This Week in STEM – April 26, 2019

This Week in STEM – April 26, 2019

Blog Contributed by Dr. Christopher Murphy, Chief Strategic Growth & Communications Officer for Concept Schools, @DrChrisMurphy

After a $14-Billion Upgrade, New Orleans’ Levees Are Sinking

Scientific American

The $14 billion network of levees and floodwalls that was built to protect greater New Orleans after Hurricane Katrina was a seemingly invincible bulwark against flooding.

But now, 11 months after the Army Corps of Engineers completed one of the largest public works projects in world history, the agency says the system will stop providing adequate protection in as little as four years because of rising sea levels and shrinking levees.

I Feel For You: The Brain Registers Other People’s Pain The Same As Their Own Pain

Universal-Science

Why do we get sad when we see someone else cry? And why do we shudder when a friend cuts his finger?

To find the answer to these questions, scientists at the Netherlands Institute for Neuroscience investigated the origin of empathy in the brains of rats. The research showed that the perception of other people’s pain activates the same brain cells as the experience of one’s own pain. With this study, the researchers are taking an important step towards understanding psychiatric disorders that underlie a lack of empathy.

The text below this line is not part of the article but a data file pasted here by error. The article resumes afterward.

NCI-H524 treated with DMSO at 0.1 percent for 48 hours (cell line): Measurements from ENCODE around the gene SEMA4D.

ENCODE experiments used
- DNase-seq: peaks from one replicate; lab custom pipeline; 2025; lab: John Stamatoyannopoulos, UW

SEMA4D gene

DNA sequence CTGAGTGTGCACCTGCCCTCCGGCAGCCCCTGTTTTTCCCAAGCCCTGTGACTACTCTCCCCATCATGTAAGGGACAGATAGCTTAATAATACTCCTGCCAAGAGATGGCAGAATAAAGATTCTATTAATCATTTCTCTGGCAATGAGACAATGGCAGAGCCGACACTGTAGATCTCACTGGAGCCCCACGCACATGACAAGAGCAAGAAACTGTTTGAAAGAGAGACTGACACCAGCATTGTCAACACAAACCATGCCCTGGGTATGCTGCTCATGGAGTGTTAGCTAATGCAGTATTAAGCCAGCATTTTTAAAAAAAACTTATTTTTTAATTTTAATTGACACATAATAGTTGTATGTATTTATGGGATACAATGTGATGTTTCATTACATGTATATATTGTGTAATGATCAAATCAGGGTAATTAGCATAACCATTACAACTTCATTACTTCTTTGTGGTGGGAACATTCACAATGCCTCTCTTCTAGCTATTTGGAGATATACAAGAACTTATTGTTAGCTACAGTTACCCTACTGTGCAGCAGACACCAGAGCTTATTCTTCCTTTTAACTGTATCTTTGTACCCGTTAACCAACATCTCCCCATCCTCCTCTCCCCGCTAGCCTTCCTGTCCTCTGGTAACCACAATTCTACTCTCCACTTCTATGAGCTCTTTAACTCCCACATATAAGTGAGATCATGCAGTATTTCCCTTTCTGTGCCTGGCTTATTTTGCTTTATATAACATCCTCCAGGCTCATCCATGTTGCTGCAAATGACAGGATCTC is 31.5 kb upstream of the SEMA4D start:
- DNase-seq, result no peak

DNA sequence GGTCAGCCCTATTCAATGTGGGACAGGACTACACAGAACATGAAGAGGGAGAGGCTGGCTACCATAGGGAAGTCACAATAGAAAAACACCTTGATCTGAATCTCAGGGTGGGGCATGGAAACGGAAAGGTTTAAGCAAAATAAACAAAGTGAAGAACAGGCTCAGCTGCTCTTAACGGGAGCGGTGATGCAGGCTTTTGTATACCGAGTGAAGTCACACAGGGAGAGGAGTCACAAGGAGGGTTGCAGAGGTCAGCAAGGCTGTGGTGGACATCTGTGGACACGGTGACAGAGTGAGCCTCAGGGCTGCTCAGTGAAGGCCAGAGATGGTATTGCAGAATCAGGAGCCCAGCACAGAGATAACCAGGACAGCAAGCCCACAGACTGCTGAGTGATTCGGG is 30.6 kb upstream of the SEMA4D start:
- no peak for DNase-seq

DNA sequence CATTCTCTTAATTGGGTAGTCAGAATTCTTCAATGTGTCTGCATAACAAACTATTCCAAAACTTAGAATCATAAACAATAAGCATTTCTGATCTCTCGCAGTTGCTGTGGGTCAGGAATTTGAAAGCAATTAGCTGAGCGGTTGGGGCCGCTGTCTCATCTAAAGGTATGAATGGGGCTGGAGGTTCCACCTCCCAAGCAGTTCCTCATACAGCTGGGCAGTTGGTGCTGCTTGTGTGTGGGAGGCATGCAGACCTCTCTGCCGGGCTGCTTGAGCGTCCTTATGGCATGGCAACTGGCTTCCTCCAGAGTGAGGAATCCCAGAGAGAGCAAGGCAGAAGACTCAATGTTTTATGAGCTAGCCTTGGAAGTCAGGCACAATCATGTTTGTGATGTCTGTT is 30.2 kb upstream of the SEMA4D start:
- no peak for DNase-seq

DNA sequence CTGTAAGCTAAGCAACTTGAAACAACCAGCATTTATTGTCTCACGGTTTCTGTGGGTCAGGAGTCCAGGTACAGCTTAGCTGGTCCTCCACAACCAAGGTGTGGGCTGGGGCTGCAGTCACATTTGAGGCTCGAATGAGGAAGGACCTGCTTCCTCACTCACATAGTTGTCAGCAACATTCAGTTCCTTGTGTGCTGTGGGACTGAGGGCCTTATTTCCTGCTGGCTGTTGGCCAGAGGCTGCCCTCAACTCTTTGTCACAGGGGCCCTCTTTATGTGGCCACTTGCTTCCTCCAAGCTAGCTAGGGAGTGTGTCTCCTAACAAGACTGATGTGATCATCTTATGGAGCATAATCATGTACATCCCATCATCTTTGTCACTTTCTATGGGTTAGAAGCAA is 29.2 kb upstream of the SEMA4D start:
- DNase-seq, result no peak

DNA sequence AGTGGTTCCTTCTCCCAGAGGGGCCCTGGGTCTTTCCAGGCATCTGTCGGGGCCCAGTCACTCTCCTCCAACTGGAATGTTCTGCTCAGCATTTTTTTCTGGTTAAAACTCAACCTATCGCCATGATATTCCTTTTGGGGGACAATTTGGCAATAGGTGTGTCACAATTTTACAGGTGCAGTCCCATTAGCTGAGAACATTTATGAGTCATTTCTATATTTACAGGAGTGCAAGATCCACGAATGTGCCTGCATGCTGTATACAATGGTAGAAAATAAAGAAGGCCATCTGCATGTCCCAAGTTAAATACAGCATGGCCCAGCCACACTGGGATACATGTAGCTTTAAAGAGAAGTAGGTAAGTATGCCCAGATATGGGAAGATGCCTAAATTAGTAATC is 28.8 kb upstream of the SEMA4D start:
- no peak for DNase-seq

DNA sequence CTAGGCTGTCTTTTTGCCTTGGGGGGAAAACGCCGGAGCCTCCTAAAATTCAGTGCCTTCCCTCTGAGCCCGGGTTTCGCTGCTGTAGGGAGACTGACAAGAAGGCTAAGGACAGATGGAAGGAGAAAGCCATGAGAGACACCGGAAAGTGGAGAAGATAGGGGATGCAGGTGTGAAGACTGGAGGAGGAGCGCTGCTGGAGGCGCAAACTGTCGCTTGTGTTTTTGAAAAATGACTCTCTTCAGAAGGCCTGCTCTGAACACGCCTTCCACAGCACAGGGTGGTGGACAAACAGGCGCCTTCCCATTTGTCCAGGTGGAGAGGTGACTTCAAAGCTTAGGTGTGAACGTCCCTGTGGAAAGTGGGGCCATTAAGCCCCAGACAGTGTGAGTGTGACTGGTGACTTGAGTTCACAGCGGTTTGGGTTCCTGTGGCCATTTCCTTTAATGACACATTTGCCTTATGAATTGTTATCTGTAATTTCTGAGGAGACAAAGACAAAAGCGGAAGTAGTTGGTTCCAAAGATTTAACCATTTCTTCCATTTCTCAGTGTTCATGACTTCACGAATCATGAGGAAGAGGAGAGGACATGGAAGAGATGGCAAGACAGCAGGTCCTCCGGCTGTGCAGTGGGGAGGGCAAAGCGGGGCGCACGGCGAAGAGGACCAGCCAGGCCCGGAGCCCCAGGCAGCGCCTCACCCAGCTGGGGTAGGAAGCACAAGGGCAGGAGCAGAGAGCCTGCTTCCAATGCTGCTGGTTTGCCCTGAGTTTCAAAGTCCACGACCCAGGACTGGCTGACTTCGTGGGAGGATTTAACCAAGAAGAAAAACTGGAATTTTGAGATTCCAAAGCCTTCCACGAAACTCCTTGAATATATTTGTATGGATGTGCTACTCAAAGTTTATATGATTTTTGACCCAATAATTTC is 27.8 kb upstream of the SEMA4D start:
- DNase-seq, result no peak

The findings were published on April 11 in the leading journal Current Biology.

Researchers found out that the brain lets us share the pain of others by activating the same cells that cause our own pain. The presence of these cells, also called mirror neurons, has not yet been demonstrated in the brain area that is involved in empathy.

A Tremor on Mars Confirms a Lasting Suspicion

The Atlantic

Because we’ve been sitting on the same rock for thousands of years, sometimes our language can tend to be a little Earth-centric. The word earthquake, for example, feels universal, as if it can be applied to any shaking ground. But zoom out beyond our tectonic plates, and the vocabulary shifts.

Mars, for instance, has marsquakes.

They sound too silly to be real, as if a Netflix show about future Mars settlements made up a scary natural disaster. But tremors on Mars are a thing, and right now scientists believe they have detected a quake on Mars for the first time.